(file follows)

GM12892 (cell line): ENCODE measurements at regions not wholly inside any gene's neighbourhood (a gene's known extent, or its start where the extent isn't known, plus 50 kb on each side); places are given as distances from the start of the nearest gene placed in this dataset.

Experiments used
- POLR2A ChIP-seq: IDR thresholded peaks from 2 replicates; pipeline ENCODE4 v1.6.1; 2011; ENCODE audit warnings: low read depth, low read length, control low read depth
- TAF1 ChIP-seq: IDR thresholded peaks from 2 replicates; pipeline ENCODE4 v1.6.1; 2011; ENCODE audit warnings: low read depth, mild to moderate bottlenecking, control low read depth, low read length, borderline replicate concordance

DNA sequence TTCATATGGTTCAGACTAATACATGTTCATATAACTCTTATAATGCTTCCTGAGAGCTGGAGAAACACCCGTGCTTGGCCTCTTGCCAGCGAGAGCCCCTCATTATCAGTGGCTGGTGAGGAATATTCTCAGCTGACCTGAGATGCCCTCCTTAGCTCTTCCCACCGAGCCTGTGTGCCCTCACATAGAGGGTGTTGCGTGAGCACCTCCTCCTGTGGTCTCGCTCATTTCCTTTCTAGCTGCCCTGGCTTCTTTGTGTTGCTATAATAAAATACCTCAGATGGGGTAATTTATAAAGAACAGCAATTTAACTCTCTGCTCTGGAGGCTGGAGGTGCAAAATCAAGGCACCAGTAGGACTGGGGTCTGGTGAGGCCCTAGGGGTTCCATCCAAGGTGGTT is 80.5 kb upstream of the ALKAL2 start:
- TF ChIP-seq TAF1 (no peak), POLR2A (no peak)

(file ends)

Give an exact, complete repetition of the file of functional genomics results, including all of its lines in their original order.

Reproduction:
GM12892 (cell line): ENCODE measurements at regions not wholly inside any gene's neighbourhood (a gene's known extent, or its start where the extent isn't known, plus 50 kb on each side); places are given as distances from the start of the nearest gene placed in this dataset.

Experiments used
- POLR2A ChIP-seq: IDR thresholded peaks from 2 replicates; pipeline ENCODE4 v1.6.1; 2011; ENCODE audit warnings: low read depth, low read length, control low read depth
- TAF1 ChIP-seq: IDR thresholded peaks from 2 replicates; pipeline ENCODE4 v1.6.1; 2011; ENCODE audit warnings: low read depth, mild to moderate bottlenecking, control low read depth, low read length, borderline replicate concordance

DNA sequence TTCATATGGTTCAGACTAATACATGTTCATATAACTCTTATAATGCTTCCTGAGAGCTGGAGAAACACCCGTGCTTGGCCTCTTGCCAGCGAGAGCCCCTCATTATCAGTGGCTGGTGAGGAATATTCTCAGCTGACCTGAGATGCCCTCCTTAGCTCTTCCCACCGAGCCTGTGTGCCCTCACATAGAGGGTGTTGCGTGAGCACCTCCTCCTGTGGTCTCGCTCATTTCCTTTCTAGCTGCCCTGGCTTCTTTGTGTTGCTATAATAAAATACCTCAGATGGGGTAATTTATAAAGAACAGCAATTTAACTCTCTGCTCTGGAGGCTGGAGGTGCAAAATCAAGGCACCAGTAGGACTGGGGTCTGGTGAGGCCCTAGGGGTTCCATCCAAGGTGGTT is 80.5 kb upstream of the ALKAL2 start:
- TF ChIP-seq TAF1 (no peak), POLR2A (no peak)